Life is hard for immigrant children – new place, new friends, new language. Starting from next January, 4 and 5-year-olds in four cities across Europe will be getting a helping hand, by testing out robot tutors to help them get up to speed in the local language.
The project, called L2TOR, is run by linguists and roboticists from a consortium of universities across Europe. It aims to help young children gain the language skills they need when they enter the school system. The pilot will see children working with robots to boost their Dutch in the cities of Tilburg and Utrecht and German in Bielefeld, while kids in Istanbul in Turkey will get help with English.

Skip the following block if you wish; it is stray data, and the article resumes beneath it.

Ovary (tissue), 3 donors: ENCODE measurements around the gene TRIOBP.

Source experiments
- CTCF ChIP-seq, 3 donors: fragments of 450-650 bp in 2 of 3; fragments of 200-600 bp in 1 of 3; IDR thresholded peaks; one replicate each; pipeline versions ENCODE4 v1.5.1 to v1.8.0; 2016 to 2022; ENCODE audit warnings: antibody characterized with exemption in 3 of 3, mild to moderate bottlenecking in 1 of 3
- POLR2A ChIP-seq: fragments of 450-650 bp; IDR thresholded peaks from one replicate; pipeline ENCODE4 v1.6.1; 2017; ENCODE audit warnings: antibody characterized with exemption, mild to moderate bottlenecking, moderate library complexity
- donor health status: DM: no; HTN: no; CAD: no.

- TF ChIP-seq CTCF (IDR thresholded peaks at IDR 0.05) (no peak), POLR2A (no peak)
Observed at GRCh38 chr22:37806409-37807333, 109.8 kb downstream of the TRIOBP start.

L2TOR will have children work through a language course on a tablet computer under the watchful eye of a NAO robot. These bots are made by French firm Aldebaran Robotics and are often used in classrooms. Before starting the lesson, the robot will explain what the child is going to learn, then, once the lesson is under way, it will observe the child’s body language and assist them when they get stuck.
“We want to help these children improve their language skills through one-to-one interaction with a robot, to help them catch up,” says Paul Vogt of Tilburg University in the Netherlands, who works on L2TOR.
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Read more: New Scientist